Is your Building Protected from Cyber Threats?

September 28, 2021

Cyber security incidents reported against both government and private organisations continue to increase in both frequency and severity. 

State-sponsored actors and criminals are attempting to exploit businesses by accessing sensitive information through increasingly sophisticated techniques.

“Intelligent” Buildings are frequently connected to the Internet to enable operators to take advantage of key benefits such as remote monitoring, management and analytics.

Building Services Technology platforms often provide entry points to other critical inter-connected business systems for these malicious actors.

Figure 1: Cyber security incidents, by sector (1 July 2019 to 30 June 2020)

What are the Key Threats to Building Owners?

The entry point into a building ecosystem is frequently not the end target of a cyber-attack.

  • Building Services Technologies and networks are often less scrutinised from a security perspective than other business technologies.
  • Building Services Technologies and networks are considered “soft touch” entry points into building ecosystems.
  • With the uptake of converged networks combining multiple building services onto a single network, the implications are increased with the potential of multiple systems becoming compromised in the event of a cyber-attack.

The serious risks associated with insufficient cyber defences in commercial buildings are well understood.

  • Failure or shutdown of building services limiting or restricting their operation
  • Degraded or compromised building security, access control and CCTV
  • Corruption of databases and loss of historical performance data
  • Loss of data used for building performance ratings such as NABERS
  • Potential losses through disruptions to business operations
  • Potential loss of valuable intellectual property (IP)
  • Productivity losses
  • Extortion attempts using ransomware
  • Breaches of privacy and loss of personally identifiable information (PII)
  • Reputational damage
Typical Pitfalls

In the past, Building Services Technologies used protocols that were proprietary in nature. This provided an entry barrier for malicious actors. Emerging technologies have resulted in an increased risk due to:  

  • Building Services Technologies commonly specified to use open hardware, software, and communication protocols
  • Open protocol solutions frequently contain known vulnerabilities that malicious actors will attempt to exploit.
  • Cyber Security of specified systems is not commonly a key consideration during a building’s design phase.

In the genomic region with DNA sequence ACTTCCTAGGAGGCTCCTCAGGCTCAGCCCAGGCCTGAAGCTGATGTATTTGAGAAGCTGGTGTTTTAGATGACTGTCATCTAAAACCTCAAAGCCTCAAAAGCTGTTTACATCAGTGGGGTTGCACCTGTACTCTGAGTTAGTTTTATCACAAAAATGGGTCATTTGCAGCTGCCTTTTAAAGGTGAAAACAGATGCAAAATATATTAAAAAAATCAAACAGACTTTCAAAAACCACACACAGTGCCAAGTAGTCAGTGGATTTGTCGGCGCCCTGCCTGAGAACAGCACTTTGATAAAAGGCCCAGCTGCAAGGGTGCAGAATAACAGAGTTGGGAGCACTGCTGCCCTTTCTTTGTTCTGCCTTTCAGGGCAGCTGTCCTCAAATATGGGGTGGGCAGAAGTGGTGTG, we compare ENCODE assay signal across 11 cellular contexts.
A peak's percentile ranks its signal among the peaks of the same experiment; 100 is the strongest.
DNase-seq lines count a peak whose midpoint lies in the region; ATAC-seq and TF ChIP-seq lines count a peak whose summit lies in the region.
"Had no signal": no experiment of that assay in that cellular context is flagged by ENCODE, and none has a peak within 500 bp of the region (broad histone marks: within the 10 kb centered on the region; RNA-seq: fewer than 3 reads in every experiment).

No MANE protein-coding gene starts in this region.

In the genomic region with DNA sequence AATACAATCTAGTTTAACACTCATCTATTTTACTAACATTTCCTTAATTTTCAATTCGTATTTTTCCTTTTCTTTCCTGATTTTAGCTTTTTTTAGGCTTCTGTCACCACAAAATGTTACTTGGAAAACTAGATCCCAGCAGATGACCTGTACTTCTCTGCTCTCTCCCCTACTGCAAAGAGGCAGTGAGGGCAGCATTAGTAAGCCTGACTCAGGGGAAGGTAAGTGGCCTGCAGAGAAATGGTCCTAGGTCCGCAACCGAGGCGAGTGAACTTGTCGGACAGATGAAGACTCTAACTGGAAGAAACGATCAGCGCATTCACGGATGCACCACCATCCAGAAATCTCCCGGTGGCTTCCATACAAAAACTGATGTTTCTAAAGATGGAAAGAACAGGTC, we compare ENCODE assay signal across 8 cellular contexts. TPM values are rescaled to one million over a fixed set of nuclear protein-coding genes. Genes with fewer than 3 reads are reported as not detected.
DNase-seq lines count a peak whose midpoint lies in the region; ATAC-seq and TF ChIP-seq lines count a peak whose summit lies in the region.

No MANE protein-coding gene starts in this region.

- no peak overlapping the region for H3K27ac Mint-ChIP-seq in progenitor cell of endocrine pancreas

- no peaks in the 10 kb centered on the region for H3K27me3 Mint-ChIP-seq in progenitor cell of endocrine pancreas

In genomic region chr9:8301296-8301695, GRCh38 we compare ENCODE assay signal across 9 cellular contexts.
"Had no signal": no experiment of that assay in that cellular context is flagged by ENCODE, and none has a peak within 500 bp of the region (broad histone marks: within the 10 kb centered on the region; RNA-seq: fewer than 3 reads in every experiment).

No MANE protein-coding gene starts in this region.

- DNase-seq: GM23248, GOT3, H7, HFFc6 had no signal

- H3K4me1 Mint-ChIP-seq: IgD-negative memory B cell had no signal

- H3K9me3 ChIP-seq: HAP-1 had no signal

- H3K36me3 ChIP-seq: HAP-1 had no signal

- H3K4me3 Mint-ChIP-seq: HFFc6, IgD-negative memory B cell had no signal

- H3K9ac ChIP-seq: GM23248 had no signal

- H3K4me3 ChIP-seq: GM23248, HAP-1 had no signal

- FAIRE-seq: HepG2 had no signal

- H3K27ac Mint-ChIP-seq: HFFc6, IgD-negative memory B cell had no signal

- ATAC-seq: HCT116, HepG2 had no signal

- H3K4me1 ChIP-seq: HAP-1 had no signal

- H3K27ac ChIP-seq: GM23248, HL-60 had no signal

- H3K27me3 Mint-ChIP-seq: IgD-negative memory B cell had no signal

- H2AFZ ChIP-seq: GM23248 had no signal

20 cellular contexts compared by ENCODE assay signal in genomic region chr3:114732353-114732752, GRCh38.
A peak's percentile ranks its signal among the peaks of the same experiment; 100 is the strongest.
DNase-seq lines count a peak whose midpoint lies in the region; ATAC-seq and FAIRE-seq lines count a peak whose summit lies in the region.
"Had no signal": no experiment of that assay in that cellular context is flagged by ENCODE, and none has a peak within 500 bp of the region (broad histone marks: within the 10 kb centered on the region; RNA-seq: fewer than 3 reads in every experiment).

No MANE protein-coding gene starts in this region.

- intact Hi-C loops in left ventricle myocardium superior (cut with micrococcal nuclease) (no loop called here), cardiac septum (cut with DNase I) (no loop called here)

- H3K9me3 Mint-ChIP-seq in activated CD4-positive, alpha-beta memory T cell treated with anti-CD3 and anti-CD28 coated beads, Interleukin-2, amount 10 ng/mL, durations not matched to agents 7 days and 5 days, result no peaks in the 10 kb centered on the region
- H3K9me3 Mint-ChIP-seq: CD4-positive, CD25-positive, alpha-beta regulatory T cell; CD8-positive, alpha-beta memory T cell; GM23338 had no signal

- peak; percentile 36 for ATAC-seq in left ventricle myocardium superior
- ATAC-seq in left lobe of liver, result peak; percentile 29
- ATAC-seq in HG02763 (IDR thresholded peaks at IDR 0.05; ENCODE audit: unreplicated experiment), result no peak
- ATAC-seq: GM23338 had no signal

• Many networks are not designed and/or managed by IT specialists.

Most cyber security incidents involve elements of human error.

  • Human error can reduce the effectiveness of otherwise sound security protocols and lowers the technical abilities required to access Intelligent Buildings. 
  • Insufficient password protection is frequently seen in intelligent buildings
  • Cyber-security is frequently sacrificed for operational and administrative convenience.
Entry Points:

Many Building owners and Facility Management staff are unaware of the risks from Building Services Technologies’ interconnectivity and remote accessibility of Building Services Technologies.

  • Outdated Operating systems, application software and firmware dramatically increase the likelihood of malicious entry.
  • Poorly configured Remote Access policies are common, where management of these policies is not performed centrally.

Intelligent buildings will have multiple points of entry for malicious actors to attempt to exploit.

  • Remotely accessible HVAC, BMS and Power monitoring systems.
  • Access Control and CCTV system
  • Energy analytics platforms
  • Third-party applications installed on Servers and Client workstations
  • Incorrectly configured or poorly managed converged Networks
  • Cloud hosted applications connecting into Intelligent building services
  • BYOD policies can allow users to bypass in-place security protocols
How can Building Owners Minimise the Risks of Cyber-Attack?

The consequences of these attacks are ever increasing as information systems become more central to business and society. The incidence and severity of cyber-attacks can be reduced by:

  • Centralising management of IT software and hardware required for Building Services Technologies
  • Centralising ownership and management of networking hardware to encourage the use of converged networks.
  • Conducting periodic security reviews across all Building Services Technologies platforms.
  • Improving baseline security protocols implemented across all Building Services Technologies
  • Enforcing the installation of secure products and services
  • Ensuring that proven disaster recovery procedures are in place and regularly tested for all key systems
  • Making informed purchasing decisions
  • Taking steps to grow the cyber awareness skills of the operational staff
  • Engaging specialist external help and support when needed
  • Reporting all cyber-crime to the correct authority

Ensuring your Intelligent Building is secure online is a shared responsibility.


For more information on Building Cyber Threats, please contact:

Wayne Preston
Building Technologies, A.G. Coombs Advisory
P: +61 3 9248 2700 | E: wpreston@agcoombs.com.au


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